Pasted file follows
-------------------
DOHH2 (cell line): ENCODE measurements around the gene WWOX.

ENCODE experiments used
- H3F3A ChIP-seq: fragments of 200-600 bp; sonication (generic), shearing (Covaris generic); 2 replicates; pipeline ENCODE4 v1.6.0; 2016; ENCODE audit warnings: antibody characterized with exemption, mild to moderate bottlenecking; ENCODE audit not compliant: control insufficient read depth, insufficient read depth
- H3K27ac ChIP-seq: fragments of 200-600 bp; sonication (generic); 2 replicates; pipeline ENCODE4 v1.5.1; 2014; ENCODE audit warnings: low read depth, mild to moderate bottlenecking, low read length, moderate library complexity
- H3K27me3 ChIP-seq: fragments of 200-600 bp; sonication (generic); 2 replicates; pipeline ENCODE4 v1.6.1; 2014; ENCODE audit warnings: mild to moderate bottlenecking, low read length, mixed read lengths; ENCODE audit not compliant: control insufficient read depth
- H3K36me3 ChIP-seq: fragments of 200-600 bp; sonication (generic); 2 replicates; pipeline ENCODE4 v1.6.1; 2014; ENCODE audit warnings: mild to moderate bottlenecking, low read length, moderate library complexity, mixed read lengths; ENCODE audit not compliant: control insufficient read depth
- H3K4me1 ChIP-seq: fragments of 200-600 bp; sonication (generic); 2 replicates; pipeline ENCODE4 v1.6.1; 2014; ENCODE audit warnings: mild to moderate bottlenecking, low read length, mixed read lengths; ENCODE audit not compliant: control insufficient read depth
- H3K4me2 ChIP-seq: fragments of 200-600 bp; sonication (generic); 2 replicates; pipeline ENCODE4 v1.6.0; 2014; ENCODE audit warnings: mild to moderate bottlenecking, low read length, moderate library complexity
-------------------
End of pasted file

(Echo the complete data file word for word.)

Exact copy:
DOHH2 (cell line): ENCODE measurements around the gene WWOX.

ENCODE experiments used
- H3F3A ChIP-seq: fragments of 200-600 bp; sonication (generic), shearing (Covaris generic); 2 replicates; pipeline ENCODE4 v1.6.0; 2016; ENCODE audit warnings: antibody characterized with exemption, mild to moderate bottlenecking; ENCODE audit not compliant: control insufficient read depth, insufficient read depth
- H3K27ac ChIP-seq: fragments of 200-600 bp; sonication (generic); 2 replicates; pipeline ENCODE4 v1.5.1; 2014; ENCODE audit warnings: low read depth, mild to moderate bottlenecking, low read length, moderate library complexity
- H3K27me3 ChIP-seq: fragments of 200-600 bp; sonication (generic); 2 replicates; pipeline ENCODE4 v1.6.1; 2014; ENCODE audit warnings: mild to moderate bottlenecking, low read length, mixed read lengths; ENCODE audit not compliant: control insufficient read depth
- H3K36me3 ChIP-seq: fragments of 200-600 bp; sonication (generic); 2 replicates; pipeline ENCODE4 v1.6.1; 2014; ENCODE audit warnings: mild to moderate bottlenecking, low read length, moderate library complexity, mixed read lengths; ENCODE audit not compliant: control insufficient read depth
- H3K4me1 ChIP-seq: fragments of 200-600 bp; sonication (generic); 2 replicates; pipeline ENCODE4 v1.6.1; 2014; ENCODE audit warnings: mild to moderate bottlenecking, low read length, mixed read lengths; ENCODE audit not compliant: control insufficient read depth
- H3K4me2 ChIP-seq: fragments of 200-600 bp; sonication (generic); 2 replicates; pipeline ENCODE4 v1.6.0; 2014; ENCODE audit warnings: mild to moderate bottlenecking, low read length, moderate library complexity